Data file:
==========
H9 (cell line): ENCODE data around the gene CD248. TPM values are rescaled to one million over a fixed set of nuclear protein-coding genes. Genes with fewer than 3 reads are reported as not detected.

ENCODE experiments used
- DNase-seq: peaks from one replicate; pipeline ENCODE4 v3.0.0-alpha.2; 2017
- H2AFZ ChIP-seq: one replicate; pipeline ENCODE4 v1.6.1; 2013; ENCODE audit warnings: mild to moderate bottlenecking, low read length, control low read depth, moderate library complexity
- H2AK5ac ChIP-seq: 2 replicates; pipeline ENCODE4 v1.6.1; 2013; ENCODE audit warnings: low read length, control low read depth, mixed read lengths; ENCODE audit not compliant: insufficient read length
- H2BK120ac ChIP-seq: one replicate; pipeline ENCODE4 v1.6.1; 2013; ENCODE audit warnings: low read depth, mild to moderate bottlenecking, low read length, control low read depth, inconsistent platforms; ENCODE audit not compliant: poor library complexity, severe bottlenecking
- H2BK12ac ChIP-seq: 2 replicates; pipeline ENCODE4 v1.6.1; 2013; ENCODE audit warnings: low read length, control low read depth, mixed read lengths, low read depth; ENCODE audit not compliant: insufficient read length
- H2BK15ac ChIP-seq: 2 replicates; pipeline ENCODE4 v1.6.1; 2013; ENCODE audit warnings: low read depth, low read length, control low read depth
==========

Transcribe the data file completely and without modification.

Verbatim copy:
H9 (cell line): ENCODE data around the gene CD248. TPM values are rescaled to one million over a fixed set of nuclear protein-coding genes. Genes with fewer than 3 reads are reported as not detected.

ENCODE experiments used
- DNase-seq: peaks from one replicate; pipeline ENCODE4 v3.0.0-alpha.2; 2017
- H2AFZ ChIP-seq: one replicate; pipeline ENCODE4 v1.6.1; 2013; ENCODE audit warnings: mild to moderate bottlenecking, low read length, control low read depth, moderate library complexity
- H2AK5ac ChIP-seq: 2 replicates; pipeline ENCODE4 v1.6.1; 2013; ENCODE audit warnings: low read length, control low read depth, mixed read lengths; ENCODE audit not compliant: insufficient read length
- H2BK120ac ChIP-seq: one replicate; pipeline ENCODE4 v1.6.1; 2013; ENCODE audit warnings: low read depth, mild to moderate bottlenecking, low read length, control low read depth, inconsistent platforms; ENCODE audit not compliant: poor library complexity, severe bottlenecking
- H2BK12ac ChIP-seq: 2 replicates; pipeline ENCODE4 v1.6.1; 2013; ENCODE audit warnings: low read length, control low read depth, mixed read lengths, low read depth; ENCODE audit not compliant: insufficient read length
- H2BK15ac ChIP-seq: 2 replicates; pipeline ENCODE4 v1.6.1; 2013; ENCODE audit warnings: low read depth, low read length, control low read depth